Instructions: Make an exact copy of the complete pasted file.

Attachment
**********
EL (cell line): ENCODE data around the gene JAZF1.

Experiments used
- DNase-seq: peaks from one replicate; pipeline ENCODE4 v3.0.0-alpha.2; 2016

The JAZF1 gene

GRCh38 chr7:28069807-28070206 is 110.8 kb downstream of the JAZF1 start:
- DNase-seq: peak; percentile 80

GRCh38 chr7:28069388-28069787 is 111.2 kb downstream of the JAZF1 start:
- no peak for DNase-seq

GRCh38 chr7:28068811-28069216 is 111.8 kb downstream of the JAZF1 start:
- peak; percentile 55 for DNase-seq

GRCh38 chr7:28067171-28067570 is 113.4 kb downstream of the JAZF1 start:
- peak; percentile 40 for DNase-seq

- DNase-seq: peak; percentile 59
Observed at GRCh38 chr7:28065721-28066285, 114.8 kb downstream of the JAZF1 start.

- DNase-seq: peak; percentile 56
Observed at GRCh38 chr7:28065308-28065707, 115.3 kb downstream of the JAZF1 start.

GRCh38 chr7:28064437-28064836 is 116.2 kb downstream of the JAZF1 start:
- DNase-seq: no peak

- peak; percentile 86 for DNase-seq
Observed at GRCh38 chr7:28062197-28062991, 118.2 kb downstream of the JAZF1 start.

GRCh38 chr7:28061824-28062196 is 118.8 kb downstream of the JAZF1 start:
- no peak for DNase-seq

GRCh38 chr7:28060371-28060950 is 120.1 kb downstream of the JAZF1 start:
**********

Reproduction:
EL (cell line): ENCODE data around the gene JAZF1.

Experiments used
- DNase-seq: peaks from one replicate; pipeline ENCODE4 v3.0.0-alpha.2; 2016

The JAZF1 gene

GRCh38 chr7:28069807-28070206 is 110.8 kb downstream of the JAZF1 start:
- DNase-seq: peak; percentile 80

GRCh38 chr7:28069388-28069787 is 111.2 kb downstream of the JAZF1 start:
- no peak for DNase-seq

GRCh38 chr7:28068811-28069216 is 111.8 kb downstream of the JAZF1 start:
- peak; percentile 55 for DNase-seq

GRCh38 chr7:28067171-28067570 is 113.4 kb downstream of the JAZF1 start:
- peak; percentile 40 for DNase-seq

- DNase-seq: peak; percentile 59
Observed at GRCh38 chr7:28065721-28066285, 114.8 kb downstream of the JAZF1 start.

- DNase-seq: peak; percentile 56
Observed at GRCh38 chr7:28065308-28065707, 115.3 kb downstream of the JAZF1 start.

GRCh38 chr7:28064437-28064836 is 116.2 kb downstream of the JAZF1 start:
- DNase-seq: no peak

- peak; percentile 86 for DNase-seq
Observed at GRCh38 chr7:28062197-28062991, 118.2 kb downstream of the JAZF1 start.

GRCh38 chr7:28061824-28062196 is 118.8 kb downstream of the JAZF1 start:
- no peak for DNase-seq

GRCh38 chr7:28060371-28060950 is 120.1 kb downstream of the JAZF1 start: